- Tenting and camping is allowed well-away from trailheads or neighbors. There are no good sources of water on the preserve, and no privies. Give us a call to let us know of your plans, and plan on strict adherence to “leave no trace” principles.
- Smoking is prohibited at all RRCT preserves.
- RRCT & You: RRCT relies heavily on volunteers and help from trail users like you. You may know more recent information about trail and Preserve conditions than we do. We invite you to be a thoughtful steward by acting as a respectful visitor, adhering to posted rules, and following Leave No Trace practices. RRCT’s small staff and volunteer Trail Crew is able to inspect and maintain RRCT preserves infrequently; we ask you to report to us any issues you observe that you cannot address yourself, and especially to update us on any safety or public safety issues. Please help us on your visits with litter, pet waste, and minor trail issues. We also invite any information on needed or suggested updates to this webpage. Reach out in any way, most simply with an email to info@RRCT.org.
- RAILROAD TRESPASS PROHIBITED: Public use of rail lines is always illegal and always dangerous.
- POWERLINE RECONSTRUCTION: Powerline reconstruction at Penney Road is expected in 2020 or later. Please look for updates and information and respect any construction postings.
- SAFE HUNTING: Safe and responsible hunting on the preserve is encouraged. We promote safe hunting experiences and protect deer by educating users of the hiking trail and their dogs to be respectful of hunters and deer during season, including winter deer yard season. Hikers should always wear orange during all hunting seasons, on all hikes.
- RESPONSIBLE PET OWNERSHIP: Our preserves provide valuable access for pets and pet owners. We are always concerned by pet waste left behind, and by dogs not controlled by their owners. Please help us create a culture of respect and responsibility.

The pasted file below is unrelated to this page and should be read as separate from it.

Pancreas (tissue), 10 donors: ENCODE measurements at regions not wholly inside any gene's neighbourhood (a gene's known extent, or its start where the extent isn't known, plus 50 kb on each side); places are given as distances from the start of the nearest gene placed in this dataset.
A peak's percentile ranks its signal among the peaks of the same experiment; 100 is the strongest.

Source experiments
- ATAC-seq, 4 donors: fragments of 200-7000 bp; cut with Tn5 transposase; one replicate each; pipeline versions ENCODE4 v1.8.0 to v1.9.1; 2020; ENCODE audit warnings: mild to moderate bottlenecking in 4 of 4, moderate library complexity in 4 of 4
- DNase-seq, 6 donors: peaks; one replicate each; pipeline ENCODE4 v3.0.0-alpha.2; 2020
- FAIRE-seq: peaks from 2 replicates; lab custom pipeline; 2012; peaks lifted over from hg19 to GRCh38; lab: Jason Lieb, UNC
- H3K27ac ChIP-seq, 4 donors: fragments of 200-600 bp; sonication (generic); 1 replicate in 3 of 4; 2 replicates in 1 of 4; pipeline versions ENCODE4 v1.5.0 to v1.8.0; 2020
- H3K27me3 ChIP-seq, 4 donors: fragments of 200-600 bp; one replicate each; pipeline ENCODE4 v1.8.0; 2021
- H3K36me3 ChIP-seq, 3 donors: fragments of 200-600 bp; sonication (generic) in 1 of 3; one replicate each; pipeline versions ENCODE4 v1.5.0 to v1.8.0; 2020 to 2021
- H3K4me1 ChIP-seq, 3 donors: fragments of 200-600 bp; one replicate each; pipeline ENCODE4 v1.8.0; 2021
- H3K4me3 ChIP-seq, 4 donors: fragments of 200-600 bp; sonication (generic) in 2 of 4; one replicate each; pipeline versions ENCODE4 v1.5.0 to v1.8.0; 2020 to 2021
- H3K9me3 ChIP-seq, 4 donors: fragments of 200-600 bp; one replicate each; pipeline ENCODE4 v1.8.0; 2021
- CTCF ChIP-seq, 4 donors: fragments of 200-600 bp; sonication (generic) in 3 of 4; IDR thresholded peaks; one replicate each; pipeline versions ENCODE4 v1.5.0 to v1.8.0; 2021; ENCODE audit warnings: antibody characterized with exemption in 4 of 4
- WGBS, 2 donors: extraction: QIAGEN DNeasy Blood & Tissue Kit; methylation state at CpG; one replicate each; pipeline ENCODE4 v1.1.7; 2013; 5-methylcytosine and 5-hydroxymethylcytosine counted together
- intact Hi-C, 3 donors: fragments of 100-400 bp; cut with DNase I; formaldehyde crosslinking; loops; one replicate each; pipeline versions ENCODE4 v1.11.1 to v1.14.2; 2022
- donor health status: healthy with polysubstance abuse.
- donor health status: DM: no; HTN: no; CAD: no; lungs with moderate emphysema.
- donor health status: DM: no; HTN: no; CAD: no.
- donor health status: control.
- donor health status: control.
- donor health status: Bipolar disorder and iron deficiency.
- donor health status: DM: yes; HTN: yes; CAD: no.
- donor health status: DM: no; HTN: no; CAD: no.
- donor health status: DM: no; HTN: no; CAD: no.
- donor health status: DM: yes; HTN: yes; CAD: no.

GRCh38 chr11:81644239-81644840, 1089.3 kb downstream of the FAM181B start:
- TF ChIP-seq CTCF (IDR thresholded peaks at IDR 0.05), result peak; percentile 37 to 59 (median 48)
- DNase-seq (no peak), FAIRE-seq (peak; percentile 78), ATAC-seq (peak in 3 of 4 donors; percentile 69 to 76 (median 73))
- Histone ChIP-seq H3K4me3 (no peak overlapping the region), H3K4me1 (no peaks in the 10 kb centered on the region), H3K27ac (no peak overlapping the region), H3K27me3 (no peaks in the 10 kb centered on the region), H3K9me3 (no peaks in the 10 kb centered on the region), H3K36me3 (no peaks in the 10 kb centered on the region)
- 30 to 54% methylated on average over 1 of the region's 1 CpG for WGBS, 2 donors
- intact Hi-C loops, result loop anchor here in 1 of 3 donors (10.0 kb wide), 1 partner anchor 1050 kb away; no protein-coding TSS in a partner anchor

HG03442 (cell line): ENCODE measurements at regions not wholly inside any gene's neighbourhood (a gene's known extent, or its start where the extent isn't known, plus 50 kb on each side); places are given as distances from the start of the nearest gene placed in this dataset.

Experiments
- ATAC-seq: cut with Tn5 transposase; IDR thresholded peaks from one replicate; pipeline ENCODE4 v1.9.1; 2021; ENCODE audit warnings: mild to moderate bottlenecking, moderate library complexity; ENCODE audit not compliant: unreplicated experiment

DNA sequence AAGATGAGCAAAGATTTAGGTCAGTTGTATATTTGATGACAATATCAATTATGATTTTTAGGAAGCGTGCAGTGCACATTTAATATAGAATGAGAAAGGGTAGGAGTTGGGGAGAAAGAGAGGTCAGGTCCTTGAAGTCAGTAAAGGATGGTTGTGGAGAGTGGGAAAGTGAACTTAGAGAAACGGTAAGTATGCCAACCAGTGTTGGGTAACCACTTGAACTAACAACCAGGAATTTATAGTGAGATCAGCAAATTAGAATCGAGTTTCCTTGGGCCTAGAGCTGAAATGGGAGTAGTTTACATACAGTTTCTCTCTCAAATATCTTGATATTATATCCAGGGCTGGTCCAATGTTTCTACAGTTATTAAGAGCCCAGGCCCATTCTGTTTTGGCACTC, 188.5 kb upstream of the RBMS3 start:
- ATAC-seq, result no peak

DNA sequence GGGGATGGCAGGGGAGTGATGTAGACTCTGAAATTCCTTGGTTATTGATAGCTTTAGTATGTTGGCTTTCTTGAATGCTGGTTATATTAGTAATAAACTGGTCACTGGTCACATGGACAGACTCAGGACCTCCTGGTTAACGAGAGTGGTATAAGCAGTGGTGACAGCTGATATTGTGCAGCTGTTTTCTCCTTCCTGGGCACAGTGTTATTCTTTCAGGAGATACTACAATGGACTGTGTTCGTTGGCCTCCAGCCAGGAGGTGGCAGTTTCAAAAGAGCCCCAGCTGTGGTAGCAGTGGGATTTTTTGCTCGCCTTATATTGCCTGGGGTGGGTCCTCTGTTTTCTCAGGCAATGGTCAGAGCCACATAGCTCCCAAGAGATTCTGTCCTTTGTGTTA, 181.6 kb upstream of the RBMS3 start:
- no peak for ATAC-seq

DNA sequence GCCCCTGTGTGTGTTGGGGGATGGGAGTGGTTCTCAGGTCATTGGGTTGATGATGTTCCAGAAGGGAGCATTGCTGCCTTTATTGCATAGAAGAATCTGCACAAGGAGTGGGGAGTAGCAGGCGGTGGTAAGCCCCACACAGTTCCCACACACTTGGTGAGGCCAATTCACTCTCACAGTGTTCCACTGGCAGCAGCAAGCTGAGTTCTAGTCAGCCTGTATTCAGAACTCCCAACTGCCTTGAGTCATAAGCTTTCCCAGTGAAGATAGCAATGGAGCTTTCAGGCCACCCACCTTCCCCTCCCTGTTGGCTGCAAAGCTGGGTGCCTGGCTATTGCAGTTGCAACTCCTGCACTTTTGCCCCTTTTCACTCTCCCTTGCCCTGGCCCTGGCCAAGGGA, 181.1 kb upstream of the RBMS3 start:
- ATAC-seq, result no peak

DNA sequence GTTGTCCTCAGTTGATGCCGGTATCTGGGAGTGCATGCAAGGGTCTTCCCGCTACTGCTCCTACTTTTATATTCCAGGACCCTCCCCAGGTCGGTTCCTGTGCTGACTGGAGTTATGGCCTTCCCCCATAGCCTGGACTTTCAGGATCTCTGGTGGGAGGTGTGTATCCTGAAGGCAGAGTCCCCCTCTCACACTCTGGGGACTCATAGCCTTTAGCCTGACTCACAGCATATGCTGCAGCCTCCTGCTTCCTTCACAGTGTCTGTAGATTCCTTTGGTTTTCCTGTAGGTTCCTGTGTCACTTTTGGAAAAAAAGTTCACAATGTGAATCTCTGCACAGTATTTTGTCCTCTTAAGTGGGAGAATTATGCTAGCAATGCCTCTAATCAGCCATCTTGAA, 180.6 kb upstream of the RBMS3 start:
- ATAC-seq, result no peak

- NEIGHBORS’ POSTINGS: Please respect various postings on private abutting land; many of these postings aim to protect nearby farm animals from dogs or hunters.
The bird-rich area of New Gloucester’s Intervale is renowned for Sandhill Cranes, migrant shorebirds, and more. For more information on birding in the Intervale visit: Best Birding in the Royal River watershed.
- The Intervale Preserve provides boat access at two locations, at 642 Intervale Road (upriver northwest corner of bridge), and also at Penney Road’s Royal River crossing on the (upriver northeast corner of bridge). CMP powerline construction access rights will restrict parking and river access at Penney Road in 2020 or later. These access points allow for bank fishing and boat launching for paddling, fishing, and hunting by boat.The two boat access points create a short trip on their own, or starting points for longer trips; the stretch of river from Penney Road downstream to Wescustogo Park is a wonderful 8.1 mile high-water paddling trip. Landowner courtesies or steep scrambles are required for earlier take-out. More information on the Royal River Water Trail.
- This section of the river may be only be suitable for informed boaters due to variable water levels and frequent trees or beaver dams blocking passage. Boat access points are steep muddy banks. When paddling, please respect private landowner signage along the river often prohibiting fiddlehead harvest and hunting on private land.
The 128 acres of land under RRCT conservation ownership along with RRCT conservation easements protect 2 shoreline miles of the mainstem of the Royal River in the Intervale. Nearby conservation efforts of state agencies mean that a total of 278 acres and 3 shoreline miles of the Royal River are now protected in the Intervale. Comprised largely of lush meandering oxbows, the Intervale provides some of the Royal River watershed’s most valuable habitat supporting migratory birds, waterfowl, and game birds. In total, the Intervale comprises roughly 1215 acres of high value wetlands surrounded by scenic and productive farms and forests.